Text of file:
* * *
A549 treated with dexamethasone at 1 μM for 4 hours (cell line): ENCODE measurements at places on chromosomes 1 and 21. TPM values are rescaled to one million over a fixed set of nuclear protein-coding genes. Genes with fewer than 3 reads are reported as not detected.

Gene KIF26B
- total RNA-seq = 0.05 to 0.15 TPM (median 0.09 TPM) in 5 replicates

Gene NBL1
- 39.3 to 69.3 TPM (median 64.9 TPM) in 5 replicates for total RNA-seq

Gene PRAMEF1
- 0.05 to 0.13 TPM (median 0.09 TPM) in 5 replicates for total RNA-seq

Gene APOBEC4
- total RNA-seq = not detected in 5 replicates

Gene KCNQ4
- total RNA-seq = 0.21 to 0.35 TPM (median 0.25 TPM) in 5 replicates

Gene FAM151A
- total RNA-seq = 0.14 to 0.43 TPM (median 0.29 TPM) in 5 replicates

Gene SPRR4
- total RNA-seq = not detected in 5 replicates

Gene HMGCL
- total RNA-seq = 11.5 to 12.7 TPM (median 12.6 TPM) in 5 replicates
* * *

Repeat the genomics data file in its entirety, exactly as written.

A549 treated with dexamethasone at 1 μM for 4 hours (cell line): ENCODE measurements at places on chromosomes 1 and 21. TPM values are rescaled to one million over a fixed set of nuclear protein-coding genes. Genes with fewer than 3 reads are reported as not detected.

Gene KIF26B
- total RNA-seq = 0.05 to 0.15 TPM (median 0.09 TPM) in 5 replicates

Gene NBL1
- 39.3 to 69.3 TPM (median 64.9 TPM) in 5 replicates for total RNA-seq

Gene PRAMEF1
- 0.05 to 0.13 TPM (median 0.09 TPM) in 5 replicates for total RNA-seq

Gene APOBEC4
- total RNA-seq = not detected in 5 replicates

Gene KCNQ4
- total RNA-seq = 0.21 to 0.35 TPM (median 0.25 TPM) in 5 replicates

Gene FAM151A
- total RNA-seq = 0.14 to 0.43 TPM (median 0.29 TPM) in 5 replicates

Gene SPRR4
- total RNA-seq = not detected in 5 replicates

Gene HMGCL
- total RNA-seq = 11.5 to 12.7 TPM (median 12.6 TPM) in 5 replicates